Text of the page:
A state appeals court on Thursday revived a lawsuit brought by a woman who was the victim of sexual assault by an athletic coach while she was a child, finding a state law allows the suit to proceed.
The ruling issued by the state 4th District Court of Appeals reverses a Dane County judge’s ruling last year that said a different statute applied and tossed the lawsuit as having been filed at least 15 years too late.
The lawsuit is against the Amateur Athletic Union, which organized and sanctioned youth basketball events that the woman took part in from 1997 to 2000 as part of a team coached by Shelton Kingcade.
In 2016, Kingcade was convicted of repeatedly assaulting the woman when she was between the ages of 13 and 16, along with another teen, in the 1990s. He was sentenced to 13 years in prison.
The woman filed her lawsuit initially in U.S. District Court against Dane County, the Madison School District and the former director of the Neighborhood Intervention program, seeking damages for allegedly neglecting their responsibilities and allowing the woman, then 13, to be sexually assaulted by Kingcade over a period of more than two years.
She alleges that the AAU was negligent in its hiring and supervision of Kingcade and that its negligence caused Kingcade’s acts against the woman.
The county, the school district and the former NIP director were ultimately dismissed as defendants in the lawsuit. A federal judge ruled later that the claim against the remaining defendant, the AAU, was a claim under state law, not federal law.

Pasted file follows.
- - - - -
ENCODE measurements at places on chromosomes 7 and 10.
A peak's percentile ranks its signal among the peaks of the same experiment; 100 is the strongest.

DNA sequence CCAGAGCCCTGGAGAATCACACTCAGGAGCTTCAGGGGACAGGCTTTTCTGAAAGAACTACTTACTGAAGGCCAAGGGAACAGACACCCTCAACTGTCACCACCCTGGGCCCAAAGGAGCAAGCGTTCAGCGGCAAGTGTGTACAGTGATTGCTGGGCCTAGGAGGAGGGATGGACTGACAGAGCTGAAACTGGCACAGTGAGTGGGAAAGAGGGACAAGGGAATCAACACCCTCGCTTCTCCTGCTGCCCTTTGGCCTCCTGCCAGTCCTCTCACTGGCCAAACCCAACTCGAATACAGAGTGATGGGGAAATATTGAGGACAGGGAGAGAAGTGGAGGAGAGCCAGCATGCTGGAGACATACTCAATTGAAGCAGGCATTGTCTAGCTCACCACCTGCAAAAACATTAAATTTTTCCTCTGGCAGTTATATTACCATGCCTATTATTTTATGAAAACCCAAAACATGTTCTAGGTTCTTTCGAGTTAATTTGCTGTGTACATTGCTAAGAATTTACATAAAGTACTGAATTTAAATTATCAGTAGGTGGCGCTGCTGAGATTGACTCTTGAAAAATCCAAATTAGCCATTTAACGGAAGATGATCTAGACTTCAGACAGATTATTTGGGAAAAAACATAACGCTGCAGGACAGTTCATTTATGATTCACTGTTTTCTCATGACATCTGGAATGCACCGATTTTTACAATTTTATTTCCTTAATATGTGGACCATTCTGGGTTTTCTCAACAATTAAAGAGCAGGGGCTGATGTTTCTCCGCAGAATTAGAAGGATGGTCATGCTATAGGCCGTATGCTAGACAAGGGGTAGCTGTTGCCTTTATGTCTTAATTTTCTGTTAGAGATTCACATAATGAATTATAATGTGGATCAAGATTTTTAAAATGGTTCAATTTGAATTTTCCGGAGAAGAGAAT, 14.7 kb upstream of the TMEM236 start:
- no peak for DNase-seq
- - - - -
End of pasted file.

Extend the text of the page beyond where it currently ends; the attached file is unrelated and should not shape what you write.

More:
In May 2021, Circuit Judge Rhonda Lanford dismissed that last claim, finding that state law required it to be filed within three years, though she noted that as a minor at the time of the incidents, the woman had until she was 20. At the time the woman first filed her lawsuit she was 34.
But a three-judge panel of the state appeals court, led by Judge JoAnne Kloppenburg, disagreed, finding that under state law, in actions related to violations of state laws involving child sexual assault, the woman had until she was 35 to file her lawsuit.
“Here, (the woman’s) action for negligent hiring and supervision alleges that AAU is liable for damage for the injuries that were caused by acts that constitute a violation of one or more (child sexual assault statutes), committed by AAU’s alleged ‘servant,'” Kloppenburg wrote for the court.
A state statute that allows the woman to bring her action up to age 35 is the correct statute, she wrote, “based on the pertinent language of the statute and consistent with case law.”
An attorney representing the AAU did not respond to a request for comment. Barring an appeal to the state Supreme Court, the case will return to Lanford’s court.